July 23, 2014 SIGN IN | REGISTER

Payroll Tax Cut Gets No Love

Chris Maddaloni/CQ Roll Call
While Senate Minority Leader Mitch McConnell said lawmakers shouldn’t allow anyone’s taxes to go up this year, Senate Finance Chairman Max Baucus said later that the payroll tax cut is not high on the priority list.

A giant middle-class tax hike looms at the end of the year, and both parties and the White House — for now — seem content to ignore it.

As the two parties close in on the climax of a decade-long clash over Bush-era tax cuts, neither party has proposed preventing a looming $120 billion yearly payroll tax hike.

Last year, President Barack Obama had Republicans over a barrel, accusing them of wanting to raise taxes on the middle class unless they extended his payroll tax cut — worth 2 percent of a worker’s salary.

The GOP caved on this year’s extension, but there has been nary a peep since from the White House, presumptive Republican nominee Mitt Romney or Congressional leaders in either party about extending it again. And Senators today expressed doubt that it would be extended.

The payroll tax cut actually costs the Treasury more than the Bush tax cuts for those making more than $250,000 a year, which have become the subject of the titanic struggle on Capitol Hill. On its own, its expiration will result in one of the largest tax increases in history.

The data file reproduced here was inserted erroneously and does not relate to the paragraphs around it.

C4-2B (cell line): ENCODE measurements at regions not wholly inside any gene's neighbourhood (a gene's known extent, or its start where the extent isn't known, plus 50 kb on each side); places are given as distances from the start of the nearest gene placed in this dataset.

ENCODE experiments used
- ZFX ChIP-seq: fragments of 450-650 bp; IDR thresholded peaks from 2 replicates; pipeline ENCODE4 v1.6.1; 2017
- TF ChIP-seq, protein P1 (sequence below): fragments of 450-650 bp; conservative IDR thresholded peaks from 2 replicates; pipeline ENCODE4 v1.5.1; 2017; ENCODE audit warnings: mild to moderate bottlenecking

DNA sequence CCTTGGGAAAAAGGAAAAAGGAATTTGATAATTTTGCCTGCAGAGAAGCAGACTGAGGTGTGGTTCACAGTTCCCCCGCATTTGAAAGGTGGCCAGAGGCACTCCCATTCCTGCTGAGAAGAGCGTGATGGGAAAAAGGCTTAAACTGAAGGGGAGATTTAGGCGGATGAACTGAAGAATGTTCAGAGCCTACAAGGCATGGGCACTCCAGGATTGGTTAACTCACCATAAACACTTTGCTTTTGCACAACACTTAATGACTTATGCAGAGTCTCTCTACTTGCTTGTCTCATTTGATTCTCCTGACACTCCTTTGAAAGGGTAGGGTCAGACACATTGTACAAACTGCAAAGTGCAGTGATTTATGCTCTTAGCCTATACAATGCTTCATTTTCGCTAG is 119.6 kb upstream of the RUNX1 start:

But the payroll tax cut was sold as a temporary measure. It has no lobbying arm and no super PAC. The maximum tax cut per person — just more than $2,000 per worker — isn’t the stuff that gets people to make campaign contributions or hire an army on K Street to woo lawmakers to keep it. And the Bush-era tax cuts are taking up all of the oxygen.

White House Press Secretary Jay Carney said it was premature to discuss the issue when asked about it recently. And lawmakers in both parties on Capitol Hill have been nervous about the payroll tax cut because it could over time erode the funding for Social Security. Although so far the tax cut has been structured to come out of the general fund, in an era of trillion-dollar deficits, there’s no guarantee that Social Security will get all of the trillions in IOUs that the general fund already owes it.

That’s an argument the GOP made last year against extending the payroll tax cut the first time before it relented just before Christmas. But the political case Obama and the Democrats prosecuted against Republicans then was more potent. How could they fight tooth and nail against a dollar of tax hikes for millionaires while forcing a tax hike on 160 million families?

But this year, Democrats and the White House are pitting tax cuts for the wealthy against spending programs they say would have to be cut deeply instead — from roads to education to health care and research.

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